How does Google decide your website’s search results positions?
It does it via a series of incredibly complicated mathematical algorithms. So it helps to provide what the search engine wants and abide by the rules.
The thing is, Google’s rules aren’t obvious. They don’t publish ‘how to’ information about what they do and don’t want us to do. It’s a matter of educated guesswork, based on trial and error, established by brave SEOs who work at the uncomfortably pointy end of online marketing.
Fierce competition is another issue. The online marketing landscape is extremely competitive, so much so that if there’s a way to circumvent the accepted way of doing things, people will give it a go. Which is what appears to have happened to a certain link network, which nosedived last week. As a result online marketers who placed too much reliance on it ended up losing search results positions – catastrophic stuff.
Bad backlinks can mean Google warnings
Google has sent out warning emails informing site owners that that their back link activity is probably dubious. But it isn’t all bad news. This is the perfect time to educate yourself about the realities of SEO.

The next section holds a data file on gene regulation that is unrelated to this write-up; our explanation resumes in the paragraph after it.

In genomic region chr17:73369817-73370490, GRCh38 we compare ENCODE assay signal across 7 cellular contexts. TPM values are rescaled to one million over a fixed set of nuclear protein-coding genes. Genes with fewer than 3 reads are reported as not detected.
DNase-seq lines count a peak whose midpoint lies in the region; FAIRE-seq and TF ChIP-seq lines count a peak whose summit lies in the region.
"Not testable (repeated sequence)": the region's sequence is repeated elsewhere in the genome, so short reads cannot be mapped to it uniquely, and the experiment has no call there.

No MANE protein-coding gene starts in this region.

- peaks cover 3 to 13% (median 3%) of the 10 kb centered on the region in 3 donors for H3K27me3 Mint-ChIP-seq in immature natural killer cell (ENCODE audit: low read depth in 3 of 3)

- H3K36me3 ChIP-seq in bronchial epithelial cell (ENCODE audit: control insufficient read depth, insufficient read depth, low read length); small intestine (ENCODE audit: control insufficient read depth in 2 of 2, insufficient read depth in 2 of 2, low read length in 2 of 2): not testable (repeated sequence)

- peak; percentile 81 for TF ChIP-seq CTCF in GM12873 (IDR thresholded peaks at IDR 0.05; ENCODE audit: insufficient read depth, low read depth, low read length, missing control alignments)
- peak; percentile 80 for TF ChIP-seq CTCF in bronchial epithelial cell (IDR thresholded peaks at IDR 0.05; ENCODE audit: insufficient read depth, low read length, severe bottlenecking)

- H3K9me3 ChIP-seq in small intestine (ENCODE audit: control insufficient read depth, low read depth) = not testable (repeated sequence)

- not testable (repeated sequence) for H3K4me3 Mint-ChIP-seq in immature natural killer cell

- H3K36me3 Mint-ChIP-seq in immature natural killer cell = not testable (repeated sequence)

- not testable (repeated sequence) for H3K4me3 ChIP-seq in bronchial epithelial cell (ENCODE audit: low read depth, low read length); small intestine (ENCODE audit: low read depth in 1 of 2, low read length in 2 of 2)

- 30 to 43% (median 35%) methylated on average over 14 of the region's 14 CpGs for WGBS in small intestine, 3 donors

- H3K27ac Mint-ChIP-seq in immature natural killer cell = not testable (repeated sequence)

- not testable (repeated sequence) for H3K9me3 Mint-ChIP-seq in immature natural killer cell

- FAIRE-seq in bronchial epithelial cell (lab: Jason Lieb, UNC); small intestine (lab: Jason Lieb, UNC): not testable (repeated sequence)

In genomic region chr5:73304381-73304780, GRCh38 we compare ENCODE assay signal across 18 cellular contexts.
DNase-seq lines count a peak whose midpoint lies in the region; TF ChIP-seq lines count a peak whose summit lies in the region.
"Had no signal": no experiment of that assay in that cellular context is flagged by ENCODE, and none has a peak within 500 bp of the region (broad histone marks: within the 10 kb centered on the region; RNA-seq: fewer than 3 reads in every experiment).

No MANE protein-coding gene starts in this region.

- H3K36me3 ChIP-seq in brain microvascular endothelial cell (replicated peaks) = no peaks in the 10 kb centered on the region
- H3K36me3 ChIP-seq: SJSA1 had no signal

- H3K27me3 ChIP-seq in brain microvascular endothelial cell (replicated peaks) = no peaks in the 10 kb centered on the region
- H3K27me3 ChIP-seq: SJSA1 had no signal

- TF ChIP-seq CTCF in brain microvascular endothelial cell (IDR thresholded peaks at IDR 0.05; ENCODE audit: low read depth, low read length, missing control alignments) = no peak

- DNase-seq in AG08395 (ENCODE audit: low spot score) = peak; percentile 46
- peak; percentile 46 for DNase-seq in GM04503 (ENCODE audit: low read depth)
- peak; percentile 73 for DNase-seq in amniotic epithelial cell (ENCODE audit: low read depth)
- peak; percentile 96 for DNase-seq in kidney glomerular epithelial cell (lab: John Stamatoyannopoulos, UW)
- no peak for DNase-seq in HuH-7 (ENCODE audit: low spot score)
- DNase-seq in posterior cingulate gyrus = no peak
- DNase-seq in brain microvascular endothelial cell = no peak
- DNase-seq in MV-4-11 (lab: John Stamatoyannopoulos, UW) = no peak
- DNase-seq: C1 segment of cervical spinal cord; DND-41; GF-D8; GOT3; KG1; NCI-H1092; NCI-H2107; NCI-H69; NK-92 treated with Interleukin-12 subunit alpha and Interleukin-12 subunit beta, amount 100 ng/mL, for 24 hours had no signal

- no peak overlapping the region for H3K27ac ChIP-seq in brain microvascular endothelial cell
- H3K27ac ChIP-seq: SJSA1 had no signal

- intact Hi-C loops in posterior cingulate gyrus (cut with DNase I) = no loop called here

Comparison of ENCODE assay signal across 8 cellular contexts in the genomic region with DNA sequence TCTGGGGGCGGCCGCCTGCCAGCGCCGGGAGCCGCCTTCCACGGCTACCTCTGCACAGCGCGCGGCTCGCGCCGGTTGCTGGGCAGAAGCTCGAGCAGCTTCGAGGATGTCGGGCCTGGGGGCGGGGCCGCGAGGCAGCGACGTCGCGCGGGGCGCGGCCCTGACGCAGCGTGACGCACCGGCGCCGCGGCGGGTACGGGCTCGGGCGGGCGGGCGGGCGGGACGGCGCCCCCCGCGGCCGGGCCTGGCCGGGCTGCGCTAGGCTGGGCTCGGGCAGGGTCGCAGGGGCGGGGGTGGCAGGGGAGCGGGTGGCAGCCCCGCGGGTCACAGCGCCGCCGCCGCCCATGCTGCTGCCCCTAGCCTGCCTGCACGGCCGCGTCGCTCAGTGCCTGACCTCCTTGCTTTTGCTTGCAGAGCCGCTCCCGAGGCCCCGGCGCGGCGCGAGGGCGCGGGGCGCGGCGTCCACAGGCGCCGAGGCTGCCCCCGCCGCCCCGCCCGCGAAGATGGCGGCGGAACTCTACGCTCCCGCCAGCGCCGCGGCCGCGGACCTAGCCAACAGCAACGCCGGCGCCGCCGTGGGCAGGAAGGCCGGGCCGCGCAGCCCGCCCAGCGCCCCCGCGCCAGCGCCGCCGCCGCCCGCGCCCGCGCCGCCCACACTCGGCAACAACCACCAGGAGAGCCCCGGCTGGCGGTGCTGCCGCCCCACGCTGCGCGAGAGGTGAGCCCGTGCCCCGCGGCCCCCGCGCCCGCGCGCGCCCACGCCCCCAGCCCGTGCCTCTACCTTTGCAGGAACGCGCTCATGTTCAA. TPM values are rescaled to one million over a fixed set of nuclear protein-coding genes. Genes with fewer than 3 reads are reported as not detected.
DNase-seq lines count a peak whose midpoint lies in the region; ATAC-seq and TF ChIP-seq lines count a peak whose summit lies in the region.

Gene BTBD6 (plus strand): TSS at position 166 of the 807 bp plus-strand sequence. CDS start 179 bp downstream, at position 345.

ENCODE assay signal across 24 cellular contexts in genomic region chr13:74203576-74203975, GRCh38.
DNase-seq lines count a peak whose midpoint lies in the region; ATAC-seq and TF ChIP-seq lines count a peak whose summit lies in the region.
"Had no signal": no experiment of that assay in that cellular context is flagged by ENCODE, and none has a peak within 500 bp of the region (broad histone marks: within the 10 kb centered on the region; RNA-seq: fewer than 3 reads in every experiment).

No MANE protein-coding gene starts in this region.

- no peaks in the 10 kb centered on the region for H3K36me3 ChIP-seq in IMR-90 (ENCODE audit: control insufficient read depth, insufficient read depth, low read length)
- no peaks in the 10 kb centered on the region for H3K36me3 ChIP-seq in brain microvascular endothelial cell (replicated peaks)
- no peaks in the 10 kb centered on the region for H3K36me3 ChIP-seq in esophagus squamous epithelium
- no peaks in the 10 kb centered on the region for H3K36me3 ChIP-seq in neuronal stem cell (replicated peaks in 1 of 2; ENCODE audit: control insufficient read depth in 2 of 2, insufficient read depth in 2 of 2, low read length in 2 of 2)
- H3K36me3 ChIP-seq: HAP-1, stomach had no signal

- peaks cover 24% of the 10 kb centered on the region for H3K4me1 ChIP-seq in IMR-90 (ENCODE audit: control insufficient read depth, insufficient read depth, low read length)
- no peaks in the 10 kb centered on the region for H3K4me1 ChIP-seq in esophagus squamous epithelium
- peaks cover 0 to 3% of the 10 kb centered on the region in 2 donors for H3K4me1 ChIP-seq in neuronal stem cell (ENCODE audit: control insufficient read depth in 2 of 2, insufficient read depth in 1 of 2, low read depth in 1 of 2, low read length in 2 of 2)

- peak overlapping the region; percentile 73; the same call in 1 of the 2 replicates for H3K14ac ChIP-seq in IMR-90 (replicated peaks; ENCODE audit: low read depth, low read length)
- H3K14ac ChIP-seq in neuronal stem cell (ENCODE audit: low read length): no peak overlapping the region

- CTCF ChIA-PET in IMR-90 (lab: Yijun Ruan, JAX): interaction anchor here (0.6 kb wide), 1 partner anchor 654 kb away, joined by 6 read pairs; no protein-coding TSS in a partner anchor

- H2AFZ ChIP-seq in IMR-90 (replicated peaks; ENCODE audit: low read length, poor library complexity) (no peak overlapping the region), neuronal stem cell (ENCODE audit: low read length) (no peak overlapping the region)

SEO has always been a moveable feast. Some link building methods inevitably come close to the edge of what search engines regarded as acceptable. SEO is a risky business by nature, and wise search engine optimisers take great care not to put all their link building eggs in one basket.
If the network’s demise has caused your business website to drop search positions, a knee-jerk reactions won’t help. Nor will playing the blame game. Try overhauling your content so it’s as best it can be. Attempt to de-activate or disavow the links you think are causing issues. Then submit your site to Google for reconsideration. And bear in mind that this kind of thing is more or less inevitable unless you spread your inbound link building load.
Make sure you build links using a wide variety of methods and tools, not just a handful, and you’ll reduce the risk… probably!